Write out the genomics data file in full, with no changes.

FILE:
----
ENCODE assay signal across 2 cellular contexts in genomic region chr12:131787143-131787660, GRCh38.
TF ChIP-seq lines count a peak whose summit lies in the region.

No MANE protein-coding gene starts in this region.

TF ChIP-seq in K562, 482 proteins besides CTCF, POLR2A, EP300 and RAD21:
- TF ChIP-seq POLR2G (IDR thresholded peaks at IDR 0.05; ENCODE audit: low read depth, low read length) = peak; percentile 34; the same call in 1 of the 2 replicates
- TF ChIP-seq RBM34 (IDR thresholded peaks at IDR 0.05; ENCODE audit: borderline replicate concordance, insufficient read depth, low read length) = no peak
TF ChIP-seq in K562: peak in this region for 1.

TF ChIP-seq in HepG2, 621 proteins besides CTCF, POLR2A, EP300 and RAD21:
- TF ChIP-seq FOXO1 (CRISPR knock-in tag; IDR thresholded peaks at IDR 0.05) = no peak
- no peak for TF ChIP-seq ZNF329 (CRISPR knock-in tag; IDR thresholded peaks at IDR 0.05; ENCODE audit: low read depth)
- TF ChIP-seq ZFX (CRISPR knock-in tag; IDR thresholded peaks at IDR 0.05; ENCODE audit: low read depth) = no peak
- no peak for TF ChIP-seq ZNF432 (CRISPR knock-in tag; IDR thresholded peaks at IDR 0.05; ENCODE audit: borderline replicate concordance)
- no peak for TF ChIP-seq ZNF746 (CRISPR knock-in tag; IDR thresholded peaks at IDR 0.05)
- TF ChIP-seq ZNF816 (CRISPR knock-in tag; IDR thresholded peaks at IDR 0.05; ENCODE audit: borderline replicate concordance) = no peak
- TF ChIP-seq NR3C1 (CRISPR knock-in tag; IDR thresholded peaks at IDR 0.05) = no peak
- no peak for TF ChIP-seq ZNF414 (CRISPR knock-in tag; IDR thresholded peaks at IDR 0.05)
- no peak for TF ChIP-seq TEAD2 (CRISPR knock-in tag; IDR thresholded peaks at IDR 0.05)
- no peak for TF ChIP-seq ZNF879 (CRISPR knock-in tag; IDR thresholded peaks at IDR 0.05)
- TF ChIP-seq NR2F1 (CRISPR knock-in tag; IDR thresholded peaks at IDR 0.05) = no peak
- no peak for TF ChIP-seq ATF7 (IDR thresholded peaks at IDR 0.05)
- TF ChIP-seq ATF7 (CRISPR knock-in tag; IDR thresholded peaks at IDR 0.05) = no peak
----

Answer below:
ENCODE assay signal across 2 cellular contexts in genomic region chr12:131787143-131787660, GRCh38.
TF ChIP-seq lines count a peak whose summit lies in the region.

No MANE protein-coding gene starts in this region.

TF ChIP-seq in K562, 482 proteins besides CTCF, POLR2A, EP300 and RAD21:
- TF ChIP-seq POLR2G (IDR thresholded peaks at IDR 0.05; ENCODE audit: low read depth, low read length) = peak; percentile 34; the same call in 1 of the 2 replicates
- TF ChIP-seq RBM34 (IDR thresholded peaks at IDR 0.05; ENCODE audit: borderline replicate concordance, insufficient read depth, low read length) = no peak
TF ChIP-seq in K562: peak in this region for 1.

TF ChIP-seq in HepG2, 621 proteins besides CTCF, POLR2A, EP300 and RAD21:
- TF ChIP-seq FOXO1 (CRISPR knock-in tag; IDR thresholded peaks at IDR 0.05) = no peak
- no peak for TF ChIP-seq ZNF329 (CRISPR knock-in tag; IDR thresholded peaks at IDR 0.05; ENCODE audit: low read depth)
- TF ChIP-seq ZFX (CRISPR knock-in tag; IDR thresholded peaks at IDR 0.05; ENCODE audit: low read depth) = no peak
- no peak for TF ChIP-seq ZNF432 (CRISPR knock-in tag; IDR thresholded peaks at IDR 0.05; ENCODE audit: borderline replicate concordance)
- no peak for TF ChIP-seq ZNF746 (CRISPR knock-in tag; IDR thresholded peaks at IDR 0.05)
- TF ChIP-seq ZNF816 (CRISPR knock-in tag; IDR thresholded peaks at IDR 0.05; ENCODE audit: borderline replicate concordance) = no peak
- TF ChIP-seq NR3C1 (CRISPR knock-in tag; IDR thresholded peaks at IDR 0.05) = no peak
- no peak for TF ChIP-seq ZNF414 (CRISPR knock-in tag; IDR thresholded peaks at IDR 0.05)
- no peak for TF ChIP-seq TEAD2 (CRISPR knock-in tag; IDR thresholded peaks at IDR 0.05)
- no peak for TF ChIP-seq ZNF879 (CRISPR knock-in tag; IDR thresholded peaks at IDR 0.05)
- TF ChIP-seq NR2F1 (CRISPR knock-in tag; IDR thresholded peaks at IDR 0.05) = no peak
- no peak for TF ChIP-seq ATF7 (IDR thresholded peaks at IDR 0.05)
- TF ChIP-seq ATF7 (CRISPR knock-in tag; IDR thresholded peaks at IDR 0.05) = no peak